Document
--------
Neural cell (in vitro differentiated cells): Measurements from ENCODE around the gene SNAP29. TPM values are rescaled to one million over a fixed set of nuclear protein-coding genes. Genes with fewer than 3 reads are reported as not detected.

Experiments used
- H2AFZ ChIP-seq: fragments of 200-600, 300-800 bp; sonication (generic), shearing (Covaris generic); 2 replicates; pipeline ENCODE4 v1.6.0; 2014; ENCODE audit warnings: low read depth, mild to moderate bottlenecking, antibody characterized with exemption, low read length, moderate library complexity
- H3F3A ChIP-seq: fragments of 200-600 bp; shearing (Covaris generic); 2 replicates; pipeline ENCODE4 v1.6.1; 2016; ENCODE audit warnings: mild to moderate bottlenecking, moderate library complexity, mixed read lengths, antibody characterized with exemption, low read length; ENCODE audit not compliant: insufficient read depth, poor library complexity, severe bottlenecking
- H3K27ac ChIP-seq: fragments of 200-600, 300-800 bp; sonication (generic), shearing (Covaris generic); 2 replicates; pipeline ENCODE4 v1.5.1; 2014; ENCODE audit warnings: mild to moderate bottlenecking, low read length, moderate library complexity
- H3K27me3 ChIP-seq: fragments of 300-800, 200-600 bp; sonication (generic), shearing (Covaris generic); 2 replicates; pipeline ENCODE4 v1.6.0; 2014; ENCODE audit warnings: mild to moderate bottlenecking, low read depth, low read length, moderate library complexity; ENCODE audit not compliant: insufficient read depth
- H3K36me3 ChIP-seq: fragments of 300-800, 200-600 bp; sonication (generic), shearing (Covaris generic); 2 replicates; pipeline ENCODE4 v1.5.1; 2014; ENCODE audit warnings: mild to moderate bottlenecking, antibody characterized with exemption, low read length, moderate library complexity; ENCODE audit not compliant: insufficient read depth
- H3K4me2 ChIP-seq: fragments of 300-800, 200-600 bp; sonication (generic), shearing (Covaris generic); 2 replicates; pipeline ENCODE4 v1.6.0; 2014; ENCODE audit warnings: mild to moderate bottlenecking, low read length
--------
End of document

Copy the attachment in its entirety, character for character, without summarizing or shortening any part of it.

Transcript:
Neural cell (in vitro differentiated cells): Measurements from ENCODE around the gene SNAP29. TPM values are rescaled to one million over a fixed set of nuclear protein-coding genes. Genes with fewer than 3 reads are reported as not detected.

Experiments used
- H2AFZ ChIP-seq: fragments of 200-600, 300-800 bp; sonication (generic), shearing (Covaris generic); 2 replicates; pipeline ENCODE4 v1.6.0; 2014; ENCODE audit warnings: low read depth, mild to moderate bottlenecking, antibody characterized with exemption, low read length, moderate library complexity
- H3F3A ChIP-seq: fragments of 200-600 bp; shearing (Covaris generic); 2 replicates; pipeline ENCODE4 v1.6.1; 2016; ENCODE audit warnings: mild to moderate bottlenecking, moderate library complexity, mixed read lengths, antibody characterized with exemption, low read length; ENCODE audit not compliant: insufficient read depth, poor library complexity, severe bottlenecking
- H3K27ac ChIP-seq: fragments of 200-600, 300-800 bp; sonication (generic), shearing (Covaris generic); 2 replicates; pipeline ENCODE4 v1.5.1; 2014; ENCODE audit warnings: mild to moderate bottlenecking, low read length, moderate library complexity
- H3K27me3 ChIP-seq: fragments of 300-800, 200-600 bp; sonication (generic), shearing (Covaris generic); 2 replicates; pipeline ENCODE4 v1.6.0; 2014; ENCODE audit warnings: mild to moderate bottlenecking, low read depth, low read length, moderate library complexity; ENCODE audit not compliant: insufficient read depth
- H3K36me3 ChIP-seq: fragments of 300-800, 200-600 bp; sonication (generic), shearing (Covaris generic); 2 replicates; pipeline ENCODE4 v1.5.1; 2014; ENCODE audit warnings: mild to moderate bottlenecking, antibody characterized with exemption, low read length, moderate library complexity; ENCODE audit not compliant: insufficient read depth
- H3K4me2 ChIP-seq: fragments of 300-800, 200-600 bp; sonication (generic), shearing (Covaris generic); 2 replicates; pipeline ENCODE4 v1.6.0; 2014; ENCODE audit warnings: mild to moderate bottlenecking, low read length